Most banks are concerned with their credit portfolio. As credit risk increases, the following question comes up: is better to diversify by geography, by property type or by business type? This is to say that next year, do you focus your marketing dollars and pricing on particular counties, commuter zones, types of commercial real estate loans or certain C&I industries? The answers may not be so apparent and varies for each bank. In this article, we provide data and a framework for helping bank risk managers decide how to best deploy next year’s capital.
Looking At Geography
For the first part of the analysis, we look at geography both by county level and commuter zone performance (commuter zone analysis HERE). To do this, we will leverage PayNet data that supplies us with our probabilities of defaults. Some states, such as FL, TX, OK, NC, SC, WY, NM, NV and CA, have diverse enough economies where allocating capital to different areas makes sense. For example, Sarasota County has a 2.08% average annual probability of default (POD) on all credit. However, right next door is DeSoto County, with a POD of 2.49%, or 20% higher. More importantly, the correlation of PODs between the two counties is a relatively low 46%. Thus, if we adjust pricing and structure for risk, we would gain some portfolio diversification from lending to both counties.
In comparison, there are states such as WA, NY, PA, IL and WI that have fairly low differences in PODs and have high correlations across geographical areas. The state of Washington, for example, has more than half the standard deviation between counties and commuter zones when compared to Florida (graphic below). In addition, the cross-correlations between areas average in the 75% range. Thus, if you are a bank in these states, geographical diversification gains you little.
Diversification By Loan Type
Next, we consider defaults and correlations by loan type. For simplicity, let’s focus just on commercial real estate. As can be seen below, commercial real estate is highly correlative. That is to say that the PODs tend to move in lockstep with each other. Whereas different geographies are 75% correlated across a state, commercial real estate is about 86% correlated.
Given the data above, the preliminary conclusion is that if you are in a diverse state, it is better to diversify as to geography than it is to sub-loan type. That said, consider a couple items:
Targeted Sub-types: The above analysis assumes we are trying to diversify across all sub-types within a sector. However, if we target just a few, such as retail, even though it has higher PODs, the correlation to the rest of the portfolios are in the low 80%s. In certain areas, this might offer greater credit diversification than geography.
Contiguous Geographies: CenterState has the ability to lend throughout the state of FL. Thus, the above analysis may be germane. However, if you are a smaller bank and you are constrained to a limited number of counties or commuter zones, then the opposite conclusion might be reached – diversification might be better achieved through loan type.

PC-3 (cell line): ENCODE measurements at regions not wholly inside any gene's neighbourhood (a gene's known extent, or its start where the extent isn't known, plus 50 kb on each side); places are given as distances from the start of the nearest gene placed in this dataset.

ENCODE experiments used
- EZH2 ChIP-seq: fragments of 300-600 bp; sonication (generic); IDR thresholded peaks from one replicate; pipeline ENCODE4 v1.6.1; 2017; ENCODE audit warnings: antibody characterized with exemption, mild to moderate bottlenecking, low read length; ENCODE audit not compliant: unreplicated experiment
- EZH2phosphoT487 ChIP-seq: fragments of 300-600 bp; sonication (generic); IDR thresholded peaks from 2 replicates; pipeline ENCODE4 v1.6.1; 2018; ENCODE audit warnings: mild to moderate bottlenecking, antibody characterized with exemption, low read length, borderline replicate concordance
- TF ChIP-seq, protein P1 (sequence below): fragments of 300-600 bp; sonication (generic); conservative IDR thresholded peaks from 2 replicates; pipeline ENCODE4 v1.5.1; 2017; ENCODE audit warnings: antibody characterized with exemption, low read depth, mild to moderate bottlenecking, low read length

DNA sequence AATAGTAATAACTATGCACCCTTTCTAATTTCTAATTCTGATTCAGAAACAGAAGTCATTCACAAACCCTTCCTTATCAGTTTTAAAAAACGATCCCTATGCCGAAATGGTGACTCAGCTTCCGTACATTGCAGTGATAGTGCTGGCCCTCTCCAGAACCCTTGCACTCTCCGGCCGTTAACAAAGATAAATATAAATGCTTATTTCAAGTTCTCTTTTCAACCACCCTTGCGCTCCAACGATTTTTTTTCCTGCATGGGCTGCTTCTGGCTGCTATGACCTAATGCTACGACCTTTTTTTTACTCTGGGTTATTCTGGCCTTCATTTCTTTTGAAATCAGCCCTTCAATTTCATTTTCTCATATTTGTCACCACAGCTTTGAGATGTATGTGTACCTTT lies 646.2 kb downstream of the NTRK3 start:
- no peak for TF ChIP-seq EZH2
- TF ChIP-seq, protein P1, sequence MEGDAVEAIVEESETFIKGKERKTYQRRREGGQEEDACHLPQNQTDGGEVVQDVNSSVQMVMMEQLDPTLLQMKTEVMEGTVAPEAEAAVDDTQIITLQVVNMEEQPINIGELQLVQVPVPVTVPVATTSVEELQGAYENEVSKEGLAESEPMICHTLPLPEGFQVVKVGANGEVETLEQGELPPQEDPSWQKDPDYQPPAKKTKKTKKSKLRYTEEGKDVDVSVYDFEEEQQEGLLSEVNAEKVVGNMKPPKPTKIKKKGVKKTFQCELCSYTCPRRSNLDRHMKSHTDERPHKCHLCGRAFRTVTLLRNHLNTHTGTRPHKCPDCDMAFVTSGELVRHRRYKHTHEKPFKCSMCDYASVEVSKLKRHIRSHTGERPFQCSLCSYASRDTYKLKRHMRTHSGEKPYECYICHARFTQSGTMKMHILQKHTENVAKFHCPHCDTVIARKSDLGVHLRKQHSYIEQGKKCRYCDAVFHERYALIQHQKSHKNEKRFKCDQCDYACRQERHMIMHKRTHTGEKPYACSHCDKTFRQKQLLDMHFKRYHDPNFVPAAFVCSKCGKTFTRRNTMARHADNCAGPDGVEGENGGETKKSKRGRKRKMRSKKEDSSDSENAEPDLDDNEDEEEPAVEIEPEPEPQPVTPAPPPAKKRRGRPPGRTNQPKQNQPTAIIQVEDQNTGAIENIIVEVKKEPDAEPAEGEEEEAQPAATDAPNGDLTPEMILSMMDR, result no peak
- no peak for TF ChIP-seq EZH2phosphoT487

Asset Class: For the sake of simplicity and commonality, we did not include all asset classes such as consumer lines, leases and other lending alternatives. Lending lines such as credit cards, autos, student loans, municipal lending and equipment leases tend to have more diversification in PODs and have lower cross-correlations. In FL, across all bank asset class cross-correlations are approximately 65%. Thus, to the extent we can leverage our retail bank, it would be better for us to maximize diversification across different asset classes.
Diversification By Industry
Finally, banks can diversify by type of industry they lend to. This means either through loans to a business or loans to a commercial real estate property that is leased to a single industry. This is the huge advantage that C&I loans have over other lending lines. They are often more profitable than consumer lines due to their large size and can achieve better diversification than almost any other bank alternative. As can be seen below, cross-correlations in the 20% range are common. The more geographically dispersed a business’ revenue stream is, the better diversification a bank can achieve.
Putting This Into Action
As a general statement, banks don’t have enough intent when designing their credit portfolio. The power to adjust pricing, structure and marketing resources to achieve greater diversification is often underappreciated and underutilized. Banks need to pay attention to geography, asset class, loan type and industry in order to achieve a balance sheet with the highest risk-adjusted return over a business cycle.
If you are in a diversified state and you have access to multiple counties, then that is an easy place to start setting targets by county or commuter zone. Next, specialize in an industry such as homeowner’s associations (HOAs), alternative energy, education or consumer products and scale state or region-wide. After that, concentrate on asset class on your balance sheet and leverage lines of business such as agriculture, consumer lines, and specialty finance. After all that, fine tune each asset class as you add various loan sub-types.
By having intent when constructing your balance sheet, banks can make 1 + 1 = >2. This allows banks to achieve their current return taking on just a portion of their current risk. This will protect the bank as the economy changes or shocks hit certain sectors.
Submitted by Chris Nichols on December 06, 2017